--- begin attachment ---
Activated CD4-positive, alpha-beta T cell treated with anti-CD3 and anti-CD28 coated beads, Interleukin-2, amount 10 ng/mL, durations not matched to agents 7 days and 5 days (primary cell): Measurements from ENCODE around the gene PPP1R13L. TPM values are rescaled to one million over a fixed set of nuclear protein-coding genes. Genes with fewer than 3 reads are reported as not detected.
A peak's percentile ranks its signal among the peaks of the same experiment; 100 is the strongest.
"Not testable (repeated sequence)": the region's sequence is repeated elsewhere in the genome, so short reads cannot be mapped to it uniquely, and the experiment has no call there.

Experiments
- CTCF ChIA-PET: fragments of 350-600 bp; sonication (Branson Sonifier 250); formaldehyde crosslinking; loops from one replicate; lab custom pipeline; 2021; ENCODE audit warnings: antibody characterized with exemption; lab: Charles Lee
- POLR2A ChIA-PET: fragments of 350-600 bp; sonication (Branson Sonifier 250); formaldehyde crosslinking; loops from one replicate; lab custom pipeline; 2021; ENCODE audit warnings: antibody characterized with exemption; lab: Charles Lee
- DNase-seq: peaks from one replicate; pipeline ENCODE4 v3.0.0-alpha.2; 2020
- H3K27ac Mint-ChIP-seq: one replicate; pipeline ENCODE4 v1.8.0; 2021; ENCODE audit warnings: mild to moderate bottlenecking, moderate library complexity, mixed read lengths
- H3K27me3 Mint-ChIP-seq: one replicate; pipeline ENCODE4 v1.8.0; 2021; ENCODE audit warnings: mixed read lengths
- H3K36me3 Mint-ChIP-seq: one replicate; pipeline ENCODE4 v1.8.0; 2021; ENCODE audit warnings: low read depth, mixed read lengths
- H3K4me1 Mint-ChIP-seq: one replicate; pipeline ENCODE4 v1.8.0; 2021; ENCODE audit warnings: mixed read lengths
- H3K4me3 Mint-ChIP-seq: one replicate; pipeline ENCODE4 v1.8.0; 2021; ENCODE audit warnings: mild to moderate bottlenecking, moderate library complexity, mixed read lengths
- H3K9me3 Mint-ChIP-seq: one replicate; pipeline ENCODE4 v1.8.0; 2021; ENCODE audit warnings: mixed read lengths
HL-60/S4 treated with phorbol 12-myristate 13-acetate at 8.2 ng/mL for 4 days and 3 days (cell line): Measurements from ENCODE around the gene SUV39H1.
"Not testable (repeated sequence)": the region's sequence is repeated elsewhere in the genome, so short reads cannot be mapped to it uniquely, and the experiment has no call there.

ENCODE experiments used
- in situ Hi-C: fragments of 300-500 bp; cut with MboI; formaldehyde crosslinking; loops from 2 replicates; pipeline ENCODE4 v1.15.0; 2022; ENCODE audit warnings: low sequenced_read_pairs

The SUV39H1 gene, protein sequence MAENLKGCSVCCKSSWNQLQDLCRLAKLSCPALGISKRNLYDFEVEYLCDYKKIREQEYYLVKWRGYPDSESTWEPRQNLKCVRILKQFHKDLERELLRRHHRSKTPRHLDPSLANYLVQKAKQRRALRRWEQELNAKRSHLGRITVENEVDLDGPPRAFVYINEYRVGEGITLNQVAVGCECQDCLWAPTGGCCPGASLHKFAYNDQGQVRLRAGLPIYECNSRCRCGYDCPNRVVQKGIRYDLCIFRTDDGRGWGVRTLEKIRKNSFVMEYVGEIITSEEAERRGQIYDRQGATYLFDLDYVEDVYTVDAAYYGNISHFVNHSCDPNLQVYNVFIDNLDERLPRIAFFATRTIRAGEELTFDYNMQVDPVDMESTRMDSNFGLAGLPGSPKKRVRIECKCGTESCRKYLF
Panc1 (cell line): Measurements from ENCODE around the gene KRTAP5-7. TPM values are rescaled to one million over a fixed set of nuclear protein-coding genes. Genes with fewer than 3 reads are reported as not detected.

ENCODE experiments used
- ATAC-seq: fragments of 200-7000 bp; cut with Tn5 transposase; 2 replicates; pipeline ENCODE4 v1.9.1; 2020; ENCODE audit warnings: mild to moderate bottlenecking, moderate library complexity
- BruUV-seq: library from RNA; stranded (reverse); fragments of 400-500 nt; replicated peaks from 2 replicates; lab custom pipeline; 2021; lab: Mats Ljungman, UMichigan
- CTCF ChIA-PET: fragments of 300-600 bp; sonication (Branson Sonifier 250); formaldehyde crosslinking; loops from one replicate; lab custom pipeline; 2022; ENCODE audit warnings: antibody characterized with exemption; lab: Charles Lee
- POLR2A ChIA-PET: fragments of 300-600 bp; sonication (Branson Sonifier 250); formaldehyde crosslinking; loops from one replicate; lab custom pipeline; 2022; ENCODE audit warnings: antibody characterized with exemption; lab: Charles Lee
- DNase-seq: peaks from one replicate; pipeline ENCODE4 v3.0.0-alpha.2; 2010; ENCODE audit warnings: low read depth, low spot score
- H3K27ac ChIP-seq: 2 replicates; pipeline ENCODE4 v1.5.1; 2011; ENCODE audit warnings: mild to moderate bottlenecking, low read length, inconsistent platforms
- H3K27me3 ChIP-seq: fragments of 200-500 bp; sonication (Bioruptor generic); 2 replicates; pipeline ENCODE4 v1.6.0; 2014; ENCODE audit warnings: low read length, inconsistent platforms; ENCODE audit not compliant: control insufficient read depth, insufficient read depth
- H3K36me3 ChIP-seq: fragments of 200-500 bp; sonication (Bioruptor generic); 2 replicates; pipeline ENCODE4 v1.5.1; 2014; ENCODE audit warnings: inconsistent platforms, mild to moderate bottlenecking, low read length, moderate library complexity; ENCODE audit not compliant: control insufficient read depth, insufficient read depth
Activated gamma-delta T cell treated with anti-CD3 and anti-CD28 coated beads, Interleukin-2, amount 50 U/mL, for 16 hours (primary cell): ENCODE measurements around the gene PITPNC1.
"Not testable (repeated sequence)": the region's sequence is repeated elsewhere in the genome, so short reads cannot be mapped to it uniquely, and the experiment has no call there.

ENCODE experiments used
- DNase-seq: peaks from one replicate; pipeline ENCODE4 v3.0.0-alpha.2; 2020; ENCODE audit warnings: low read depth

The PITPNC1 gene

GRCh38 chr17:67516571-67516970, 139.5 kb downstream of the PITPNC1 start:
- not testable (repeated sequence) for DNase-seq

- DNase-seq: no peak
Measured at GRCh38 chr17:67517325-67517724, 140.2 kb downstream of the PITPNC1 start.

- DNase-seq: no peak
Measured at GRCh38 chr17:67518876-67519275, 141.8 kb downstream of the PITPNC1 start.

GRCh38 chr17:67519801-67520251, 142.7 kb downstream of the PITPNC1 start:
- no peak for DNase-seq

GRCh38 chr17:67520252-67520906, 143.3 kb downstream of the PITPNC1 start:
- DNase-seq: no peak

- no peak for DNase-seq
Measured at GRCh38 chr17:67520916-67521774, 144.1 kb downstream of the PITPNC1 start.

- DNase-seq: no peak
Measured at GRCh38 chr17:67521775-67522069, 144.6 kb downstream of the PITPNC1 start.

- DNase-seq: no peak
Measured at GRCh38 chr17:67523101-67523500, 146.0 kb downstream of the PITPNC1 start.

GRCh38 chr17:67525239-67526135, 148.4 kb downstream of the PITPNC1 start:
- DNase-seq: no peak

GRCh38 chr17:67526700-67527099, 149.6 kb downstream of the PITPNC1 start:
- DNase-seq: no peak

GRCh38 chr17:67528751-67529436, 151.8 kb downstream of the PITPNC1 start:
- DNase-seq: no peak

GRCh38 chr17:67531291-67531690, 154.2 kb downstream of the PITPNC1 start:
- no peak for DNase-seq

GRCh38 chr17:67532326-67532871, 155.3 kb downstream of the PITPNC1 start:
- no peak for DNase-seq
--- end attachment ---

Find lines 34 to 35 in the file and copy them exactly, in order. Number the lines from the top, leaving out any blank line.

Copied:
GRCh38 chr17:67516571-67516970, 139.5 kb downstream of the PITPNC1 start:
- not testable (repeated sequence) for DNase-seq